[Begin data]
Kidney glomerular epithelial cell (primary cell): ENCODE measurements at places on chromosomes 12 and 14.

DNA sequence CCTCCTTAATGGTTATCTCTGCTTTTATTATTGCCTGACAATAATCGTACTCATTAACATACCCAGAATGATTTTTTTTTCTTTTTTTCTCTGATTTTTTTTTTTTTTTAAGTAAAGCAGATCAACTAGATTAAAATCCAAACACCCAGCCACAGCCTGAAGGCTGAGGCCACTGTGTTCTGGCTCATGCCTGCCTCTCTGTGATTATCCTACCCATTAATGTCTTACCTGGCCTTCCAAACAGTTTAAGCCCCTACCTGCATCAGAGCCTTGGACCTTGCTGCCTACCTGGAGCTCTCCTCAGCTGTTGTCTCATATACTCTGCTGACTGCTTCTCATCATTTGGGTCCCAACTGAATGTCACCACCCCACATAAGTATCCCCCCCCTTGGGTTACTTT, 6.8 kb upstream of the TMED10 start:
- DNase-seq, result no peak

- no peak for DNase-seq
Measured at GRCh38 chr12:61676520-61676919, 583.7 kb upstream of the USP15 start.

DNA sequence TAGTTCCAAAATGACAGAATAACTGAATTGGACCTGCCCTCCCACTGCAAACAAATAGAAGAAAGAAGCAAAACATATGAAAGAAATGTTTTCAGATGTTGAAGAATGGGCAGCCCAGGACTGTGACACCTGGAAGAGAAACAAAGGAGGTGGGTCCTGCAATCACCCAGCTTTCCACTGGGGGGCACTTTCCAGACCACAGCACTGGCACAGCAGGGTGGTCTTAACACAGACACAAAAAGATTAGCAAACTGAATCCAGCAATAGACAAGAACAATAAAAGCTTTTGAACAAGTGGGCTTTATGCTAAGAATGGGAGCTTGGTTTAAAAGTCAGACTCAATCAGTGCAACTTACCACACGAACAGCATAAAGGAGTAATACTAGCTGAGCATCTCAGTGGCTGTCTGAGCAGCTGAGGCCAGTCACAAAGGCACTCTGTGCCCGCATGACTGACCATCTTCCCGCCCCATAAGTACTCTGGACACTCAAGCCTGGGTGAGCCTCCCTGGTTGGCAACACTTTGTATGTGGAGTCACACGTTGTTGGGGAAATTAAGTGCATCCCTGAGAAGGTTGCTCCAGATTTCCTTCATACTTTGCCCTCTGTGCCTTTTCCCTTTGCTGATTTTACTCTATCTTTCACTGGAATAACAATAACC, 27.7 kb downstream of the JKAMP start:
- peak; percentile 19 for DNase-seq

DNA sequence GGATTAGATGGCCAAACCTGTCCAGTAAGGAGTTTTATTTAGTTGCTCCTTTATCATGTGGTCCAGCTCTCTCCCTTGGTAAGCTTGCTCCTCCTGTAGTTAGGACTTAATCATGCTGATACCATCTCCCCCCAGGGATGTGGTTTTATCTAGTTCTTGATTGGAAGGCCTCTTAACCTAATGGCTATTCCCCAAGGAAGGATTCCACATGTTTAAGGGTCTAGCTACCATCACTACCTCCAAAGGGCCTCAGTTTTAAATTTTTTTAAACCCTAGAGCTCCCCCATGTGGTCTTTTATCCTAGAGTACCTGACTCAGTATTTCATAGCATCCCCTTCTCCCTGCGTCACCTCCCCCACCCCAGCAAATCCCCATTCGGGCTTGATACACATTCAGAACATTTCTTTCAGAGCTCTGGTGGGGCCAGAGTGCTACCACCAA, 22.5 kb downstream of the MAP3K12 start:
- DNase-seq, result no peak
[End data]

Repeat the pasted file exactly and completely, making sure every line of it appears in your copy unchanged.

Kidney glomerular epithelial cell (primary cell): ENCODE measurements at places on chromosomes 12 and 14.

DNA sequence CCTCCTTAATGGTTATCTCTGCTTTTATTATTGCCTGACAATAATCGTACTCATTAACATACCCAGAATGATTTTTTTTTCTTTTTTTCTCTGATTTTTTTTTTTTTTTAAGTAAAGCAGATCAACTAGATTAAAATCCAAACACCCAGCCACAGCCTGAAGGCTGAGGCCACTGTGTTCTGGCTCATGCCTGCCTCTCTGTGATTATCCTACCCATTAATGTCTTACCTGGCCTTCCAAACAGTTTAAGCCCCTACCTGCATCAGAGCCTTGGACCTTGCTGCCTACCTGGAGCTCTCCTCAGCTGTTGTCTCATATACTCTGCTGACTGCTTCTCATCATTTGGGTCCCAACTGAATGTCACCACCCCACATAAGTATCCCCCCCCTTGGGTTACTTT, 6.8 kb upstream of the TMED10 start:
- DNase-seq, result no peak

- no peak for DNase-seq
Measured at GRCh38 chr12:61676520-61676919, 583.7 kb upstream of the USP15 start.

DNA sequence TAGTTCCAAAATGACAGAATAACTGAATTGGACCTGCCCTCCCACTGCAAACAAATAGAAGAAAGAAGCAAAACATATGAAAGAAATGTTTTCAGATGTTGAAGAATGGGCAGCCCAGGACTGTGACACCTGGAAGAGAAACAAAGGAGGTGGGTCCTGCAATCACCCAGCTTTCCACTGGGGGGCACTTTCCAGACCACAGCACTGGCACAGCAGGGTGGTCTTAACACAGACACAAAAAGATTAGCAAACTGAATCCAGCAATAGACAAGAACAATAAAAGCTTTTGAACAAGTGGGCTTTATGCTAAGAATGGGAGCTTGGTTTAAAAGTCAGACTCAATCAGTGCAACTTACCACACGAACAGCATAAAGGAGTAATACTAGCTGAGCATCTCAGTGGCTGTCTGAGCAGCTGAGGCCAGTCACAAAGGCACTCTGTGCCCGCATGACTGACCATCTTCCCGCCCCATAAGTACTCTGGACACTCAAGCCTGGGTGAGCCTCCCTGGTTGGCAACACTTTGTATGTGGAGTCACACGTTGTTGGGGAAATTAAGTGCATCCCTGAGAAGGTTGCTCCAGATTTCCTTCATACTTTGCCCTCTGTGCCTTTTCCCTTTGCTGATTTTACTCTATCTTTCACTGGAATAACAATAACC, 27.7 kb downstream of the JKAMP start:
- peak; percentile 19 for DNase-seq

DNA sequence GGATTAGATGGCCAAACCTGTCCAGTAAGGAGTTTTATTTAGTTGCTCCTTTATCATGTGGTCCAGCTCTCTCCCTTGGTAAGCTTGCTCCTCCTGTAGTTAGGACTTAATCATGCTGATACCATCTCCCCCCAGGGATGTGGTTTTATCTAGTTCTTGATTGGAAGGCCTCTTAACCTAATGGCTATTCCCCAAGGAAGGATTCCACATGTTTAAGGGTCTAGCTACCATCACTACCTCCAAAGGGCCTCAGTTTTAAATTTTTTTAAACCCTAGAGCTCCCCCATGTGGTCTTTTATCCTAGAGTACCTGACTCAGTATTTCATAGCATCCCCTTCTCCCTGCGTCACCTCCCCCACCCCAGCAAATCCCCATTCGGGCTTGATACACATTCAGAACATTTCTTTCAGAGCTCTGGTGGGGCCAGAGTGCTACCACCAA, 22.5 kb downstream of the MAP3K12 start:
- DNase-seq, result no peak